An identity-aware network allows for access control through user and device identity and authentication, and policy enforcement to control traffic. The University network will include Role-Based Access Control (RBAC), which grants access to network resources based on user and device roles created by an administrator. Figure 2 provides an overview of RBAC in a higher education setting. The University is also evaluating onboarding services, which are needed for devices the first time they access the network, and is leaning toward the use of 802.1X/ Extensible Authentication Protocol-Transport Layer Security (EAP-TLS) certificates for authentication. Initial roles will be simple and will evolve as experience and technology allow. The vision is to work towards identity-aware zero-trust networking with compliance zones/enclaves as needed, and to use the certificates to enable borderless and VPN-less connectivity on and off campus.
Figure 2: Role-based access control
The redesigned network will also have two campus border locations, each with routers and firewalls, internet and research network connectivity providing automated failover and the ability to route dynamically (see Figure 3). Because research data transfers can consume a lot of bandwidth (elephant flows), the solution includes the capability to bypass the firewall for specific types of traffic flows (Science DMZ) if and when needed through automation and orchestration.
Figure 3: Campus border
The University’s network security initiative will be met by tightly integrating security concepts and technologies into every facet of the network. Areas of focus include distributed sensors for analytics, Distributed Denial of Service (DDoS) mitigation, RBAC, micro-segmentation, automation and orchestration, a security information and event management (SIEM) system, DNS security, 802.1X EAP-TLS (user and device certificates) and efforts to integrate security and risk into the culture.
The University’s Wireless First strategy recognizes that devices tend to be wireless, unless there’s a specific need to use a wired connection. To prepare for Wireless First and a potentially dramatic increase in the number of IoT devices (many of which use Wi-Fi), the University has been replacing older wireless access points (APs) and increasing density. The cycle will continue with upgrades to 802.11ax APs once the technology is ready for widespread deployment. By that point, the University expects to have more than 13,000 APs installed across campus.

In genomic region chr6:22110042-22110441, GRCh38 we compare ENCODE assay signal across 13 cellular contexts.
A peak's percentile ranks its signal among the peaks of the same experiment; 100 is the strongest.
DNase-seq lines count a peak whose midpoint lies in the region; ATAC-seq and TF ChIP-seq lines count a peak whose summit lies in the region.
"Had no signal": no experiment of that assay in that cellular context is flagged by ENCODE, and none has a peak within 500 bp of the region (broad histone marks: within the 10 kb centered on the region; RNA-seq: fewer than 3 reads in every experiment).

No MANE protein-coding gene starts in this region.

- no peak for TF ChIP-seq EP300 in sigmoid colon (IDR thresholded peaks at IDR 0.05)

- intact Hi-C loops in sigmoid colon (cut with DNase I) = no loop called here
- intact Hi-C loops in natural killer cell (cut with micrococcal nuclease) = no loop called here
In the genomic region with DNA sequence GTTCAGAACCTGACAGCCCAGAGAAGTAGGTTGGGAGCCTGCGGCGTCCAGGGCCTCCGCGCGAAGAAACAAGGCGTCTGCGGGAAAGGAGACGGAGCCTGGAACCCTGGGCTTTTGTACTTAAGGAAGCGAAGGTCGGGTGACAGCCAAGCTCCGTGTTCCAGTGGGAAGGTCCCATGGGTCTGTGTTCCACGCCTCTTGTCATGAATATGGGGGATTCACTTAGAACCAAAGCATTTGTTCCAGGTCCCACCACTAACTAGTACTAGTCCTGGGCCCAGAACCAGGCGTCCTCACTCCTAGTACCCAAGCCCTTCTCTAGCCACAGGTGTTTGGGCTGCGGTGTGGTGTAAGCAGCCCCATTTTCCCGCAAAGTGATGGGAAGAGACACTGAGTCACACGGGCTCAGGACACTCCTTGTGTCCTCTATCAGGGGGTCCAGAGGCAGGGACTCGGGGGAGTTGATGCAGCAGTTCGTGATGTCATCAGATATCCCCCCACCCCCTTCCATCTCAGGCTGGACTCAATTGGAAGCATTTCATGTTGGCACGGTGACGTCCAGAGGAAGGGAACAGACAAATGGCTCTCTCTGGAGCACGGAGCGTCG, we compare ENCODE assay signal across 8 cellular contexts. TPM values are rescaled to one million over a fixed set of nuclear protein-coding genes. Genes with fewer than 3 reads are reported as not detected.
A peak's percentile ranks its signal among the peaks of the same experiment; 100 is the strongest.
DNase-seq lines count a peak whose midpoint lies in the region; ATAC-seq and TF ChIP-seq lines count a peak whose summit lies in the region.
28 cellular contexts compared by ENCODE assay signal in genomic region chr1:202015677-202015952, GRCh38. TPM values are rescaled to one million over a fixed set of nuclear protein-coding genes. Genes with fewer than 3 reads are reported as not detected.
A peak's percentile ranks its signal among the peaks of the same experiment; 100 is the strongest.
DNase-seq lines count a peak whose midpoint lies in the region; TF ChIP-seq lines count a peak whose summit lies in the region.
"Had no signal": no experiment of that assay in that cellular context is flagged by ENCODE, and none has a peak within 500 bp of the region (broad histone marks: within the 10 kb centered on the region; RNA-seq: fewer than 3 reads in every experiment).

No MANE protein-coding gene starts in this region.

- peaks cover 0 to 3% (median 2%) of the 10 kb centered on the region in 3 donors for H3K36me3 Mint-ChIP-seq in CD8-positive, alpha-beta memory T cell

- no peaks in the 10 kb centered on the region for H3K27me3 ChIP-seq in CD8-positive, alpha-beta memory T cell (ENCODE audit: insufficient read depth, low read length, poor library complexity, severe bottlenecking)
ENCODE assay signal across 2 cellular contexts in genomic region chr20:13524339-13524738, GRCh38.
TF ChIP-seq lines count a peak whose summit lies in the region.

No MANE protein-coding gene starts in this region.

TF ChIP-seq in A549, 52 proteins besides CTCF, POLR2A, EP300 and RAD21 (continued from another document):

Additionally, the University is considering Bluetooth Low Energy (BLE) beacons to further enhance connectivity and location-aware services.
Highlights of Additional Technologies
Today’s network fabrics and other major network elements typically come with automation and orchestration functionality. An administrator automates processes and workflows, and then orchestrates them to run automatically, saving staff time and effort. Automation and orchestration can be used for deploying and optimizing both wired and wireless network components, provisioning network devices, providing a consistent RBAC role user experience and much more. Many vendors’ automation and orchestration products are focused on staying within their product line. Because the University wishes to avoid vendor lock-in and be ready for emerging technologies from all vendors, the automation and orchestration solution must be highly flexible and able to function well across vendors.
The University was an early investigator of the NG911 service, which provides enhanced location data for 911 calls made from smart devices. However, locating Wi-Fi softphone callers is still a challenge. The forward-looking network vision includes Real-Time Location System (RTLS) technology as a means to provide the current location of wireless devices to aid in 911 service location, as well as non-emergency uses such as wayfinding, asset tracking and space awareness for parking.